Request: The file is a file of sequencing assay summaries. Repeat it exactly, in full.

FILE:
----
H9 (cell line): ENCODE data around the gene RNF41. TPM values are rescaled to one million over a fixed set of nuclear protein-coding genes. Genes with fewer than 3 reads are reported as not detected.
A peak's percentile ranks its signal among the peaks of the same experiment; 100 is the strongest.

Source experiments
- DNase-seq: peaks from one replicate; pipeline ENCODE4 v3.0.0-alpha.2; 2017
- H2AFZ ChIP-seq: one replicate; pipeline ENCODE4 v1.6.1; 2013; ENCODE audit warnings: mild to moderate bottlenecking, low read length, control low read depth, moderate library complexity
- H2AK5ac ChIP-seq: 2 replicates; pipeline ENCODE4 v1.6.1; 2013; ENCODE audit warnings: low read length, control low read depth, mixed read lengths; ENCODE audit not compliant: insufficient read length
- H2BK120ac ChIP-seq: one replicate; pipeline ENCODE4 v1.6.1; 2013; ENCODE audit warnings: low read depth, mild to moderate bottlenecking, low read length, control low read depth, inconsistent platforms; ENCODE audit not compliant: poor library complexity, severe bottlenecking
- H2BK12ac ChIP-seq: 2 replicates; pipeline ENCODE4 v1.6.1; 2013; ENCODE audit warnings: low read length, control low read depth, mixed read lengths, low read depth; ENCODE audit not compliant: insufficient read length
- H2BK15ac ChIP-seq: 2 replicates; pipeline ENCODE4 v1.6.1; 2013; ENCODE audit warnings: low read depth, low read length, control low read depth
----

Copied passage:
H9 (cell line): ENCODE data around the gene RNF41. TPM values are rescaled to one million over a fixed set of nuclear protein-coding genes. Genes with fewer than 3 reads are reported as not detected.
A peak's percentile ranks its signal among the peaks of the same experiment; 100 is the strongest.

Source experiments
- DNase-seq: peaks from one replicate; pipeline ENCODE4 v3.0.0-alpha.2; 2017
- H2AFZ ChIP-seq: one replicate; pipeline ENCODE4 v1.6.1; 2013; ENCODE audit warnings: mild to moderate bottlenecking, low read length, control low read depth, moderate library complexity
- H2AK5ac ChIP-seq: 2 replicates; pipeline ENCODE4 v1.6.1; 2013; ENCODE audit warnings: low read length, control low read depth, mixed read lengths; ENCODE audit not compliant: insufficient read length
- H2BK120ac ChIP-seq: one replicate; pipeline ENCODE4 v1.6.1; 2013; ENCODE audit warnings: low read depth, mild to moderate bottlenecking, low read length, control low read depth, inconsistent platforms; ENCODE audit not compliant: poor library complexity, severe bottlenecking
- H2BK12ac ChIP-seq: 2 replicates; pipeline ENCODE4 v1.6.1; 2013; ENCODE audit warnings: low read length, control low read depth, mixed read lengths, low read depth; ENCODE audit not compliant: insufficient read length
- H2BK15ac ChIP-seq: 2 replicates; pipeline ENCODE4 v1.6.1; 2013; ENCODE audit warnings: low read depth, low read length, control low read depth